Drone insurance market to reach US$1bn in a decade
Written by staff reporter
Drones have the potential to deliver a wide range of problem-solving technologies, with uses ranging from industrial inspections, aerial photography and border patrol to emergency deliveries and crop surveys.
But drones also raise a number of new safety concerns, ranging from collisions and crashes to cyber attacks and terrorism. According to a new report from aviation insurer Allianz Global Corporate & Specialty (AGCS), systematic registration of unmanned aircraft and robust education and training of operators is necessary to ensure the safe operation of drones.
As drones are becoming smaller, cheaper and easier to use – and regulatory change, particularly in the US, lowers barriers to entry – growth prospects are surging. The US Federal Aviation Administration (FAA) forecasts that by the end of 2016 in the US over 600,000 UAS will be deployed for commercial use alone – three times the number of registered manned aircraft. In addition, 1.9 million UAS are expected to be in recreational use. Globally, the UAS market is forecast to reach 4.7 million units, or higher, by 2020 with the market for commercial application of UAS technology estimated to soar from US$2bn to US$127bn.
Assuming growth projections for the commercial industry materialise there is potential for the drone insurance market to be worth US$500m+ by the end of 2020 in the US. Globally, its value could approach US$1bn.
“UAS in commercial use will increase greatly in the next decade because they are effective at carrying out menial or dangerous tasks,” explains senior underwriter, general aviation, at AGCS, Thomas Kriesmann.
Work accidents such as employees falling off the roof on building inspections and workers compensation losses are expected to decrease as a result. UAS also have the potential to both solve problems and save costs in future across a number of other industries, throughout the developing world and in disaster relief situations. Emerging uses include delivering blood and vaccines to remote locations in Africa, fighting grass fires, pest control and even delivering food and drink.
Insurers are also increasingly using UAS to make risk assessment of construction or infrastructure projects easier and safer. Claims handling can also be made quicker and more effective by using drones to survey loss damage after major catastrophes. For example, when parts of Tianjin, China, were rendered inaccessible after major explosions last year, high resolution images taken by UAS after the blasts where compared with previous photographs to determine how many vehicles had been destroyed.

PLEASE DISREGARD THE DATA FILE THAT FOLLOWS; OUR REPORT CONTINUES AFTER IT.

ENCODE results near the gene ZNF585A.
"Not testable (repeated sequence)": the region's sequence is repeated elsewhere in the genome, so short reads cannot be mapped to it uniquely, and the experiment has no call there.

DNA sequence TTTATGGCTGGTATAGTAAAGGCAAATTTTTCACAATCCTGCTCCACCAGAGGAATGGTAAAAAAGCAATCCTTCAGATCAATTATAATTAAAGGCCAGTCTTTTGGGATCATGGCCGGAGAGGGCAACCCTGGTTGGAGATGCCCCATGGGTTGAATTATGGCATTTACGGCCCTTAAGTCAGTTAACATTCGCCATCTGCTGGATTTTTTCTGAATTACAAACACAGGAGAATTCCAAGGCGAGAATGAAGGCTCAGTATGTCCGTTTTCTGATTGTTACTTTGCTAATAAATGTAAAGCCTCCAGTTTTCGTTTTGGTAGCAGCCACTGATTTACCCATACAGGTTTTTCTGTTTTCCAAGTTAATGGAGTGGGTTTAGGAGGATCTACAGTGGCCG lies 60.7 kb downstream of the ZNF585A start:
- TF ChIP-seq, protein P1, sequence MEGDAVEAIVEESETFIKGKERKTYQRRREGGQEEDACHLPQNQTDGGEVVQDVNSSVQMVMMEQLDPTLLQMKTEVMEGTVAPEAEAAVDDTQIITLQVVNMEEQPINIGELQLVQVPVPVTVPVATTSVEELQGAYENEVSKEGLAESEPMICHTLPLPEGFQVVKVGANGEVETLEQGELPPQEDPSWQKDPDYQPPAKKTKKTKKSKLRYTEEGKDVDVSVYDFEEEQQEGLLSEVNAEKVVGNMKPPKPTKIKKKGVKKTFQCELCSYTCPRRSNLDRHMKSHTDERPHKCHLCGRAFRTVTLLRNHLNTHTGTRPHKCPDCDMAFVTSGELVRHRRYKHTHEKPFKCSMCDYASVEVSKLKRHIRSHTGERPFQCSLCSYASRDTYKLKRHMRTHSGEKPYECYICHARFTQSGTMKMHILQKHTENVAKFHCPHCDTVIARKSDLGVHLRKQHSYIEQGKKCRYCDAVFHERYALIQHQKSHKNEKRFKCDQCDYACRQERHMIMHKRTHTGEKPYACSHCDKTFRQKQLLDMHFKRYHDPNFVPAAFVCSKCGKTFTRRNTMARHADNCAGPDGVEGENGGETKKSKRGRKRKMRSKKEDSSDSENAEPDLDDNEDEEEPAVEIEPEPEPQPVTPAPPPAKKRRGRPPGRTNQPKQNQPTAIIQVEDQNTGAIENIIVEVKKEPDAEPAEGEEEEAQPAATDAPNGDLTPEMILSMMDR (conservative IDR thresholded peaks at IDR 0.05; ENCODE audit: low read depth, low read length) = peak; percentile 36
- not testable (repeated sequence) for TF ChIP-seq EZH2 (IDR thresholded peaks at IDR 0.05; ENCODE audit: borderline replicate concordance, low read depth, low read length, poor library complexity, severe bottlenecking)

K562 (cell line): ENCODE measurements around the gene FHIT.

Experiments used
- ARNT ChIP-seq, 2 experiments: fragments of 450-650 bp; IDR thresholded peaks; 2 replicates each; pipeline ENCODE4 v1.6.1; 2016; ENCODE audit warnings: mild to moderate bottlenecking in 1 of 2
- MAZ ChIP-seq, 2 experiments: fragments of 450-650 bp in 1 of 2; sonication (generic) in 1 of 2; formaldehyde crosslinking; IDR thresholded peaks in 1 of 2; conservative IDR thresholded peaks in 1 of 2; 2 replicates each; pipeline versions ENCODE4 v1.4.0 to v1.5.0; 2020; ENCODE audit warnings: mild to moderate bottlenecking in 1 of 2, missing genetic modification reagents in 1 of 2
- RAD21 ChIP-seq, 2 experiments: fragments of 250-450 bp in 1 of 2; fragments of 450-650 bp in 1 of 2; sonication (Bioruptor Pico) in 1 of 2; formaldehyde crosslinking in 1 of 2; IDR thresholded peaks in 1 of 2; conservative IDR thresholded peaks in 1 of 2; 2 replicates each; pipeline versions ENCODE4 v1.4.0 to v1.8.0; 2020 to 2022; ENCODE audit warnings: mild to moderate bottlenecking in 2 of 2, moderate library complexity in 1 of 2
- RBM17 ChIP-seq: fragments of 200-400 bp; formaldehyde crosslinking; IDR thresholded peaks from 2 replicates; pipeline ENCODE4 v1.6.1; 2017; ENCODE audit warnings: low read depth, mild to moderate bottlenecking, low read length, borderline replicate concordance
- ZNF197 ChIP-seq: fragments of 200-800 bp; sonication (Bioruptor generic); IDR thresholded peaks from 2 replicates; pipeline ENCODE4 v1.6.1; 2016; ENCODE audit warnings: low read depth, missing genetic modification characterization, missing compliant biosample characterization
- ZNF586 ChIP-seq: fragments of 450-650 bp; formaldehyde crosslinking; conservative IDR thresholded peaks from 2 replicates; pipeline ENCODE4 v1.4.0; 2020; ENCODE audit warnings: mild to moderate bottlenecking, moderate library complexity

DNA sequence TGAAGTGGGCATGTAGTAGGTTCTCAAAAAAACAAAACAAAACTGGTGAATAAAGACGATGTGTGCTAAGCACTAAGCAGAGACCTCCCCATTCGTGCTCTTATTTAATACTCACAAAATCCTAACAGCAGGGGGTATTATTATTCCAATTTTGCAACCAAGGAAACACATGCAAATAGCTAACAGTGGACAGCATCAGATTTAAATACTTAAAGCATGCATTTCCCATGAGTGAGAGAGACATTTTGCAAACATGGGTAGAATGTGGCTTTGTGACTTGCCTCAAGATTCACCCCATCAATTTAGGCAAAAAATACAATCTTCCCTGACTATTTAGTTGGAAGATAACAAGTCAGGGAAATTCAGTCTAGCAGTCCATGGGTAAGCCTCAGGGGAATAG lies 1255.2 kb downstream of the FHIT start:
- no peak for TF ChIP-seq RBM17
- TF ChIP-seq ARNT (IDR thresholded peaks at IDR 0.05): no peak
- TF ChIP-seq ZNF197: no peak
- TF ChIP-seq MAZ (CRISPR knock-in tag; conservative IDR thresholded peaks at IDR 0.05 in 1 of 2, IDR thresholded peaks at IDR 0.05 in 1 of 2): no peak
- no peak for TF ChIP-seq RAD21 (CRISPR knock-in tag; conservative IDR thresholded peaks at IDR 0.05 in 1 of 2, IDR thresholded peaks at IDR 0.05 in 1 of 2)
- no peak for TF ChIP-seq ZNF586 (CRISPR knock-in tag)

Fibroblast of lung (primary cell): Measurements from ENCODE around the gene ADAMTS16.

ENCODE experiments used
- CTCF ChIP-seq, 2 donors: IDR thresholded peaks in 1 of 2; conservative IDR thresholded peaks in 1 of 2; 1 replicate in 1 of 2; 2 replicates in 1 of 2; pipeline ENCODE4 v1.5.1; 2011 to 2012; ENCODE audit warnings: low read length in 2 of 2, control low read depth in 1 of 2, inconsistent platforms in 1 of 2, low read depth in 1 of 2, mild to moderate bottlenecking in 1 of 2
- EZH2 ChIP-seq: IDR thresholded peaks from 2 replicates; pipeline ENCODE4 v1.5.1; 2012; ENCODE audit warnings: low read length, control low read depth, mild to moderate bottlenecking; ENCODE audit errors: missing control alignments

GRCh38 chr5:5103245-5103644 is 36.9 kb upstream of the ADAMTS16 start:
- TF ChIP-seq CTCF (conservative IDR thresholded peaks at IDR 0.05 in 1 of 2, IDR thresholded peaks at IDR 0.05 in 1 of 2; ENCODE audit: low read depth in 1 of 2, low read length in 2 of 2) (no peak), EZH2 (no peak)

The new report from Allianz also points out the potential for misuse of UAS technology, raising two priority safety concerns: mid-air collisions and the loss of control. Reports of UAS sightings from pilots, citizens and law enforcement have increased five-fold over the past year in the US; while there have been a number of near-miss incidents around the world including in China, Dubai, and the UK. Loss of control can result from a system failure or if the UAS flies beyond signal range. AGCS sees a major risk in loss of control from frequency interferences and other factors. A pilot losing control of a UAS during a building inspection could result in a total liability easily in excess of US$5 million, if the UAS crashed into a truck or shop, for example. Even a small UAS could cause as much as US$10 million in damage alone when hitting an engine of an airplane.
An emerging peril is the potential terrorist threat from UAS targeting critical infrastructure such as (nuclear) power stations or live events. Other scenarios include hackers taking control during a flight, causing a crash, or hacking the radio signal and transmitting valuable recorded data from the aircraft from another control station ('spoofing'). There are also many public concerns over UAS around privacy issues.